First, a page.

“Alpha-Actual. This is Command-One.”
Whoa, that meant General Petraeus himself. “Alpha Actual Sir.”
“Get ready, there’s artillery fire coming in. IP between you and the baldricks. Safe distance from both but its tight. FYI, we’re going to try and get this lot to surrender. As soon as the shells have landed, expose your vehicles but do not, I repeat do not, open fire. One shot from you without orders, Captain, and you’ll be burning shit for the rest of your career.”
“Understood Sir. Expose but do not fire.”
Overhead there was a howl of descending 155mm shells from a Paladin battery. The salvo was beautifully placed, one shot to each side of the baldrick group, two in front of it, two behind. A perfect hexagon that was just, only just, far enough out to be safe. “All Alpha Vehicles, move up onto the ridge crest. Do not under any circumstances fire. Repeat, do not under any circumstances open fire. Require verbal repeat and acknowledgement of that order from each vehicle.” She listened as the acknowledgements came in. Then, her Abrams lurched as she moved up to the crest of the ridge.
On The Ridgeline, Hellmouth, Western Iraq
Abigor’s skin crawled as he expected the lash of mage-fire and iron fragments but the desert erupted in a neat hexagon around his unit, the bursts harmless. Oh, they buffeted and shook the ground but there were no screaming, disembowelled demons on the ground to show they had landed. Then, all around him, Iron Chariots appeared. In front, to either side, behind him. The humans really did love surrounding their enemies so that none could escape when the killing started. But the Chariots remained silent. No fire lances, no seeker lances, the chariots just sat there and watched him. The silence was eerie after the crash of the mage-bursts. The kidlings had stopped their games, the mates their weeping, everybody was just waiting. It dawned on Abigor they were waiting for him. Everybody, demon and human were waiting for him.
If they were waiting for him to start fighting, what happened if he did not? Why had the humans given him a chance denied to him by Satan? What would happen if he took that chance? It couldn’t be any worse than what would happen if he didn’t. Abigor made his decision and stood up, throwing his trident away. Then, he raised his hands to show he was unarmed. “All of you, throw down your arms. Stand up and raise your hands like mine. So that the humans can see we are unarmed.”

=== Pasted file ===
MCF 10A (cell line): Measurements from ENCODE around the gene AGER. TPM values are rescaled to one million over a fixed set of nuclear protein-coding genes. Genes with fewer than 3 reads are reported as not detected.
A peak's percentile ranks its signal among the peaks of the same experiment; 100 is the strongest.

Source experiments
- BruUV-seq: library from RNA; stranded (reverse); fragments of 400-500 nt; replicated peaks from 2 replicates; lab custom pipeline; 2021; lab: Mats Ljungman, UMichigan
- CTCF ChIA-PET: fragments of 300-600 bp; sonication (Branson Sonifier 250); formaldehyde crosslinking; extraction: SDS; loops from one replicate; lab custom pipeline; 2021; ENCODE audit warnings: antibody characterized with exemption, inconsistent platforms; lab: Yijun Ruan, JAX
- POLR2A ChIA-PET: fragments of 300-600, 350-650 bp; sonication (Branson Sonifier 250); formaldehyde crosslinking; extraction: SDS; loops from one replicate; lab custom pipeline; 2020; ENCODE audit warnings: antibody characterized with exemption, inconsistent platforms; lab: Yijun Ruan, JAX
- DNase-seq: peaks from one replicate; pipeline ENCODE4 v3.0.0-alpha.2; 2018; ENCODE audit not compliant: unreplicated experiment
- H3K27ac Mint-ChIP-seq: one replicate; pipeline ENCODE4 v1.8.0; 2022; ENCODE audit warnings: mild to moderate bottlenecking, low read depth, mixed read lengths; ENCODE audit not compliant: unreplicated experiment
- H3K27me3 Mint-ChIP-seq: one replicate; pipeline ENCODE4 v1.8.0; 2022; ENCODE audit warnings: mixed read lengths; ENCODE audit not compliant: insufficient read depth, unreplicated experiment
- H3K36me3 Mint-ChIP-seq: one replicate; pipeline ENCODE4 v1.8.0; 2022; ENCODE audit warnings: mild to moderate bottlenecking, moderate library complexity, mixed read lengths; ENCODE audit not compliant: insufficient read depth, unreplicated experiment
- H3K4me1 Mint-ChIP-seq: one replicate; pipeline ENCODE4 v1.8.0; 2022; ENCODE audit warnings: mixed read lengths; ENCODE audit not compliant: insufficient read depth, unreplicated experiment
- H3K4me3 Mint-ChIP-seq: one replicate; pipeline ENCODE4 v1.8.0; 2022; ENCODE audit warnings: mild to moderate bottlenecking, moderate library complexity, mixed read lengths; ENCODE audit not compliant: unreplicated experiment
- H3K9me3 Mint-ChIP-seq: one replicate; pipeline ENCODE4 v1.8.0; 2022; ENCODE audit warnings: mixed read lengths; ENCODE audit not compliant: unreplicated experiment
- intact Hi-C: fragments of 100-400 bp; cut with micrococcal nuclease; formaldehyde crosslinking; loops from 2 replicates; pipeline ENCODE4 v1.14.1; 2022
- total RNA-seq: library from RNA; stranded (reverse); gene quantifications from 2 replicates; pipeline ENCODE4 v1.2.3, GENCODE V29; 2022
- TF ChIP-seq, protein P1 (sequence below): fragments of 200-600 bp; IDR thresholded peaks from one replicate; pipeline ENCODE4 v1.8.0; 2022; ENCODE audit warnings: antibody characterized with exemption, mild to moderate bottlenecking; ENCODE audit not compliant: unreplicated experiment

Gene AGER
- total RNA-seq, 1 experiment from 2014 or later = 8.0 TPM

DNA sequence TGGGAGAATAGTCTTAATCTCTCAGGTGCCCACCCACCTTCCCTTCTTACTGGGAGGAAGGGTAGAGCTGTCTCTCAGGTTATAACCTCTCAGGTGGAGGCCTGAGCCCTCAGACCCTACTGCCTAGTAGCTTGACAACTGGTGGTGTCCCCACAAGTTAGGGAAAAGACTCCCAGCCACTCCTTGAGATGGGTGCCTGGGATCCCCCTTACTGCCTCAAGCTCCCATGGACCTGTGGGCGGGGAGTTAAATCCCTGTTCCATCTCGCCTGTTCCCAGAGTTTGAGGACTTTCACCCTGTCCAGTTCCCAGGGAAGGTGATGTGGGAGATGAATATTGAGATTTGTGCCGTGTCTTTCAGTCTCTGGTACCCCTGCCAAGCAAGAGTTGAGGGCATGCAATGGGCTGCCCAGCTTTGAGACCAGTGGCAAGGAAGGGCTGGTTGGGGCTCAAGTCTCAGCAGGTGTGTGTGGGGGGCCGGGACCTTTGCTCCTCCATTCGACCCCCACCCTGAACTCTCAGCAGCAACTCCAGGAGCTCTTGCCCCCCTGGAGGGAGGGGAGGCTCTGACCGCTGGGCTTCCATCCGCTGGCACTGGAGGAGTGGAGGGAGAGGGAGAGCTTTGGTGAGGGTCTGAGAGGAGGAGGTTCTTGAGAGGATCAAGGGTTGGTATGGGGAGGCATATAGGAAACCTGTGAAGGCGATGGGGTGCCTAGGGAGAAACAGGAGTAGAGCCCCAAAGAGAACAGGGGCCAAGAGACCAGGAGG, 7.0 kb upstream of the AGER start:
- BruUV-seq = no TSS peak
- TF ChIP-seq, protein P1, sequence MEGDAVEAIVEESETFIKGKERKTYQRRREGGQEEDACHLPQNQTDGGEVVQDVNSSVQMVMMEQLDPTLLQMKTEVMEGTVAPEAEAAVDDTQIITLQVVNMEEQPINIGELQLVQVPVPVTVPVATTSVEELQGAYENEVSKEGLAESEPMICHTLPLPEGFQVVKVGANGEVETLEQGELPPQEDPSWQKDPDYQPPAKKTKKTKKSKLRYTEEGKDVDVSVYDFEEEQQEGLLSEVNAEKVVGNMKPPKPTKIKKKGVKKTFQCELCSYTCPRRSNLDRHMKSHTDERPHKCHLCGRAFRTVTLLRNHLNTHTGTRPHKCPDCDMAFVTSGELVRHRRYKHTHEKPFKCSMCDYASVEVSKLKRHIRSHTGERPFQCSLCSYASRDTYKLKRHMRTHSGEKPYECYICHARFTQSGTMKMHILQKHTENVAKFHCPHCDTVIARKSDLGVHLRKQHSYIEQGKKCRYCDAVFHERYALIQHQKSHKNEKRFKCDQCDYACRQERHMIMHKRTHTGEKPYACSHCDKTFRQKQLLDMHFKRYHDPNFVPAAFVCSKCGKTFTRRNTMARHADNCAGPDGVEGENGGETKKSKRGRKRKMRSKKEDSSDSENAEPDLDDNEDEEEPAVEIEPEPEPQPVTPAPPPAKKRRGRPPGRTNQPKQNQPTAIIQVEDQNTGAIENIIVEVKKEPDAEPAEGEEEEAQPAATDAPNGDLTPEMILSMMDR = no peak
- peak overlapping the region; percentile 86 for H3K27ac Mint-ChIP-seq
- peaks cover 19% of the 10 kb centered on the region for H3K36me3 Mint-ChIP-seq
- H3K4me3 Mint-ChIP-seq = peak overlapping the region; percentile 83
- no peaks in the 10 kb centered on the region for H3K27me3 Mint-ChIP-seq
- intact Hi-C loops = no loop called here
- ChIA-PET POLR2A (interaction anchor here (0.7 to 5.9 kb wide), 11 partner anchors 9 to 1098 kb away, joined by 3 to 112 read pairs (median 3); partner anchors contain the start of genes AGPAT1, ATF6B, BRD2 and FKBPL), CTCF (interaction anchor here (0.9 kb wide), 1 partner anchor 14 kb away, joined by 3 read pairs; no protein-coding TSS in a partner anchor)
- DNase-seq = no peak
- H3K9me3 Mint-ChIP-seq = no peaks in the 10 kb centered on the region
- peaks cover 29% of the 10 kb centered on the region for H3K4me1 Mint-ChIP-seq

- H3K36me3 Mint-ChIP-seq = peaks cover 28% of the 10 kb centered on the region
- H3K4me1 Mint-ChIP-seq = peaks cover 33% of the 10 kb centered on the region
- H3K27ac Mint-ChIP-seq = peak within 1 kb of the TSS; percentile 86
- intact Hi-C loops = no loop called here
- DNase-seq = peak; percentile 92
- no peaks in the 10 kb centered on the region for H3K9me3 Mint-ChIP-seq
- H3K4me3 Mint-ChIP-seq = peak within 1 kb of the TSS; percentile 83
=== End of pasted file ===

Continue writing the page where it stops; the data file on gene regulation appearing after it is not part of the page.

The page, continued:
Across the desert, the Iron Chariots kicked up a cloud of dust and started to move in.
Combat Team Alpha. By the Hellmouth, Western Iraq
“Sir, they’re surrendering. They’ve thrown down their arms and are standing up. They’ve raised their hands, all of them.”
“Captain Stevenson, move in, carefully. This may be a trick but if it isn’t we have a priceless opportunity here. Do not fire, even if fired upon.”
That means I’m the sacrificial goat. Stevenson thought. She gave the order and her command started rolling closer to the group on the hill crest. They were motionless as her tanks and armored infantry vehicles closed in. When they were less than fifty meters away, the big one, the one Stevenson thought of as the football player, dropped to the ground and sprawled out on the sand. She checked her intercom, making sure it was set so only her crew could hear her. “Reminds me of one of my ex-boyfriends guys. I wonder if he wants me to trample him too?”
There was a suppressed series of snorts from her crew. She stopped the vehicle and got out, climbing down the outside of the turret and on to the ground.
“I am Captain Keisha Stevenson, United States Army. I am authorized to accept your surrender.”
“I am Great Duke Abigor. I am, or was, commander of sixty legions. I offer you my surrender and fealty.”
White House Communications Center, Washington DC.
“Vladimir, this is Dubya. I have urgent news. General Abigor has just surrendered and defected.”
“That filthy Vlasovite bastard.”
“Sorry, Vladimir, you misunderstand, he’s a baldrick, he’s defecting to us.”
Without missing a beat, Putin carried on, “What I meant to say of course was that he is a heroic champion of freedom and liberty who has overcome his corrupt upbringing so that he can rally to the side of truth honor and justice.”
“That’s right Vladimir, he’s a filthy Vlasovite bastard, but he’s our filthy Vlasovite bastard.”
Nations do not survive by setting examples for others
Nations survive by making examples of others